These years, I now realize, were rich in lessons for the future; but they were immensely painful. My husband, though a practitioner of the same spiritual practices as I, had come to them differently that I had; he came to conclude that the community, in which he had been raised, was a cult. I, having never experienced it as anything but helpful, had such a different point of view. This was the basis of but one of the rifts between us. He also did not share my natural living and stay-at-home-mother values; this especially created conflict, as we had a daughter within the first year of marriage, and another 5 years after; except for the first month of being married, I was either pregnant or with a pre-schooler the entire 11 years, and pressured always to use childcare and work outside home to earn, despite my low education and experience qualifications. My formal spiritual training had all but stopped, and though I still knew I was to work in healing, my husband did not support this. Nor did he have patience for any conversations I started in hope of finding a way that worked for us both. Perhaps there wasn’t one. I compromised and found ways to work with children in tow…residential apartment manager, cleaning business, day home provider.
Looking back, I see how many parts of myself went numb or silent. All my dysfunctional patterns were running. Physical symptoms started to appear and affect me; fatigue, debilitating neck and back pain. I was diagnosed with anemia and a heart defect. I started to have panic attacks in the peace of the night. Finally, on a rare outing alone one day, a battle was fought in my tired and broken mind: as a heavy semi truck approached, I determined I would pull in front of it. “I was no good to anyone”, I thought, “I am destroying everything I touch”. But a small voice reminded me that no child is better off with a mother who killed herself, and I had four. I held off, and turned in to a medical clinic in stead.
Change evolved slowly but surely as all the energy I had put into efforts to prove my worth and value started to flow into rediscovering and being my real and true self. I started doing things the ways that felt deeply right me, rather than trying all the time to desperately please others. Not long after, my marriage officially ended.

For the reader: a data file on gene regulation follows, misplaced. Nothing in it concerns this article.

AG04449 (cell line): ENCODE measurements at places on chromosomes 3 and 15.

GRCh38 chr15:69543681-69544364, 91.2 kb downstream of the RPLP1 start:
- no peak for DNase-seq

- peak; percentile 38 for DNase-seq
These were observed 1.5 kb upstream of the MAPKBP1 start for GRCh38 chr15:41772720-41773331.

Within hours, I was giving a workshop on how to make radical life changes. For during these 11 years of marriage, dark and painful as they were, I had also continued, learning, practicing, turning lights on for my self and having others do the same for me.
I had no income, only some equity in the house. I had no resume, no clue as to how I would translate my skills into earnings. But I had no other desire but to live my life on my own terms, in service to others.
First, I had to address every last nagging thought about the part I had played in this marital train wreck.
With the equity from the house providing a financial cushion, I invested in a heavy course of study and healing work about men and women; how they operate differently, and why, how they are each made. My former love for men bubbled easily to the surface, despite almost 20 years of experience with men as emotionally unavailable, argumentative, condescending, unkind and unappreciative of me. I started to see all men with new eyes, and I understood myself as a woman far better.